As most of you know I have a series of investing goals that I look to achieve over the course of each year.
These I use to assess my performance periodically throughout the year (see, for instance, my Q1 review in April).
These goals are regularly tweaked and changed as appropriate. Sometimes this is because they have been achieved already (great). Other times it is because I want to focus on a new specific goal (keep aiming high). And on other occasions it is because the goals don't quite seem fit for purpose (oh dear).
This current adjustment is due to the last of those reasons. Not being fit for purpose.
How My Yield Goal Stands NowCurrently one of my goals reads:
Retain a portfolio dividend yield of more than 4%.Now this is all well and good. But something I forgot about when thinking up that goal (which has been in place since the origins of this blog) is that as the capital value of my portfolio grows. My yield will--necessarily--drop.
However, what I don't want is to be chasing higher yield and higher risk companies just in order to achieve this goal. I want my portfolio to be a healthy mix of high yield and low growth companies (such as my recent purchase in National Grid and Royal Dutch Shell) and low yield and high growth.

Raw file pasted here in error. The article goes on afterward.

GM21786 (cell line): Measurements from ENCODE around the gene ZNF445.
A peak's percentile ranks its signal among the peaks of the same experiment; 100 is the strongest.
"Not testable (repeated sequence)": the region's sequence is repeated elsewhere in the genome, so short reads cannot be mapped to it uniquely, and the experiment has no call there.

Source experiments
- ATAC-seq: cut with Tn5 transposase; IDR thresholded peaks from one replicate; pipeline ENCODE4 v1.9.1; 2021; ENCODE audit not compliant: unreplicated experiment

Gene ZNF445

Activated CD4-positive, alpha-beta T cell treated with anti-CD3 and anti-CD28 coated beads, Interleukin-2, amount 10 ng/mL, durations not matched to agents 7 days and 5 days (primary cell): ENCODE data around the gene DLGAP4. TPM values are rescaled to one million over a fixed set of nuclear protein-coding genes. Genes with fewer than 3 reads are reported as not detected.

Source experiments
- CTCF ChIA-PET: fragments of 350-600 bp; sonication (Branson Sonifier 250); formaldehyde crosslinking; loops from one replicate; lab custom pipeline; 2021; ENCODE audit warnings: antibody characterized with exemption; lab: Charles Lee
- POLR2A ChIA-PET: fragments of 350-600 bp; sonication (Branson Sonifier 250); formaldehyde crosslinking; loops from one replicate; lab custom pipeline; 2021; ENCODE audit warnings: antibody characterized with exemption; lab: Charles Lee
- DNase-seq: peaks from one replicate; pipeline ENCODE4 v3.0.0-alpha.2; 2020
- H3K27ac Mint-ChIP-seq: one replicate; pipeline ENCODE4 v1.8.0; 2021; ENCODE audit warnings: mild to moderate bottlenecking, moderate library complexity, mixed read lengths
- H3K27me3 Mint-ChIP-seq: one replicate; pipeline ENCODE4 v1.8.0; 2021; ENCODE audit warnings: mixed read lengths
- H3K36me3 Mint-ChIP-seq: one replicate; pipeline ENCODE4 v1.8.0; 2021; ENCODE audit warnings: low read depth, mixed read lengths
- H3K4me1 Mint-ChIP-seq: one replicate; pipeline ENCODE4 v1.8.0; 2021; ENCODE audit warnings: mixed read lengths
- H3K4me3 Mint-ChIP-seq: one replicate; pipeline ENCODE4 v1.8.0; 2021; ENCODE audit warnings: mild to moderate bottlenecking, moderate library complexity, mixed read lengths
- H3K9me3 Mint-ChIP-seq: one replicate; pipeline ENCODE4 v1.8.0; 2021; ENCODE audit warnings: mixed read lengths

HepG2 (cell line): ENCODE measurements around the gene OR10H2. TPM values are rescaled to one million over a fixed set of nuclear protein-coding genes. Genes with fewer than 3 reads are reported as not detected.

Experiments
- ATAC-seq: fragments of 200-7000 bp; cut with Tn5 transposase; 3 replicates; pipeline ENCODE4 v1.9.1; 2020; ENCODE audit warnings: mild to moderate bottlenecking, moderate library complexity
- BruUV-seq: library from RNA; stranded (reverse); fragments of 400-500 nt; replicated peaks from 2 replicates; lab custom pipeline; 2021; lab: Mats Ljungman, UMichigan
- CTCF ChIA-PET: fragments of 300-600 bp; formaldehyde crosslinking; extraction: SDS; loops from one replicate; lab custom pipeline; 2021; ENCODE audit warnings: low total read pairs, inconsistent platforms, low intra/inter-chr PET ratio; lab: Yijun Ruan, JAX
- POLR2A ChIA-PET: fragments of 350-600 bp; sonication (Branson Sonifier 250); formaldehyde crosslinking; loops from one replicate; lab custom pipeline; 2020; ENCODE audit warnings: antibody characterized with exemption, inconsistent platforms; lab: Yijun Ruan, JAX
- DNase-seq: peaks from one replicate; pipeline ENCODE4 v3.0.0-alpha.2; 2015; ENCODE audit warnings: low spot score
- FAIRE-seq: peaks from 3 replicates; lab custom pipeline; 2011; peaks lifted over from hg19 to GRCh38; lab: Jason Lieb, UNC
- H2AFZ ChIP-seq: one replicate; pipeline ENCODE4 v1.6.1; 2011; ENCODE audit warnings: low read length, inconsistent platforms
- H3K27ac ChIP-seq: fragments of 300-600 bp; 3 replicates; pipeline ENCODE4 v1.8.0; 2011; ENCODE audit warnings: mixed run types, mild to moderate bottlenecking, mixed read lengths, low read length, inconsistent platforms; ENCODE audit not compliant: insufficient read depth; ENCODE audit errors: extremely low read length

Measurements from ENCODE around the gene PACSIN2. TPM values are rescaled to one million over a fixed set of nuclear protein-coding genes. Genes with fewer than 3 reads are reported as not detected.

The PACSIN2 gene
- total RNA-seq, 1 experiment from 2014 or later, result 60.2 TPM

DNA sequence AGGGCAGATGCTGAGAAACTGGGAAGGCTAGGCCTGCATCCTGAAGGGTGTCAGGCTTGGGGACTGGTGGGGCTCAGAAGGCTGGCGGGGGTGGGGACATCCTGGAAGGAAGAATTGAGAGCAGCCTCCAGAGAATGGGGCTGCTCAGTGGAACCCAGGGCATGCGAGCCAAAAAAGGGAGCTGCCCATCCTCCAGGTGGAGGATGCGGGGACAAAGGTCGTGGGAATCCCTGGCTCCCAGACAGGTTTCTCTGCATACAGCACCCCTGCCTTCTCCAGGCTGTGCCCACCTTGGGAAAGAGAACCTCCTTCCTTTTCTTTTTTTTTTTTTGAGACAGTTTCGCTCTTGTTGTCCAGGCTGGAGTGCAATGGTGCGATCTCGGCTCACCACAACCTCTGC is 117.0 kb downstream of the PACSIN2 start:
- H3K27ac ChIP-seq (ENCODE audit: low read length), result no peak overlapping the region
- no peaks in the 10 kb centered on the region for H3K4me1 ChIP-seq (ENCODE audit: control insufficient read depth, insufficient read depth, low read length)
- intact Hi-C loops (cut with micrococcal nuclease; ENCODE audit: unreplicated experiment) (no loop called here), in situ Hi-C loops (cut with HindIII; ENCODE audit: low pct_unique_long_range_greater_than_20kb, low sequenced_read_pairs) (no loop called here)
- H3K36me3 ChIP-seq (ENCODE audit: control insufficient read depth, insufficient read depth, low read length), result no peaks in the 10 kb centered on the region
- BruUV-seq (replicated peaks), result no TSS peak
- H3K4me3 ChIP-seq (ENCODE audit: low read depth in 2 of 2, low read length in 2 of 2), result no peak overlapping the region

As a result, I need a more intelligent and dynamic yield goal for my portfolio.
My New Proposed Yield GoalSo what should I do with this goal? Drop it altogether? Maybe. But for now, here is my new proposal:
Retain a portfolio yield of more than 1.25 times the FTSE 100 yield.My particular comparison will be the HSBC FTSE 100 Class C Income ETF and its 12 month trailing gross yield (it can be found in the factsheet from their website). It is the FTSE 100 tracker I currently also have in my portfolio.
Now as it stands the yield is 3.18%. This means my target yield for my portfolio should be 3.975% or more (coincidentally around my current 4% target!).
Being a 12 month trailing yield this means that if suddenly the FTSE 100 price drops (and the immediate yield thus goes up) any sudden increases will be slowly reflected in the FTSE 100 yield figure I am using.
As a result, I should have a reasonable amount of time to adjust my portfolio accordingly to keep roughly in line with this target.
What Do You Think?
Do you think this new goal is a more appropriate replacement for my previous one? Can you think of a better one?
* That is the UK if you're not familiar with that particular bit of slang. Also, I will take this footnote as an opportunity to apologise to Justin Timberlake for the poor play on words in the title. I couldn't help it. Please don't sue me.
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[Creative Commons image reproduced from Flickr user Metro Centric]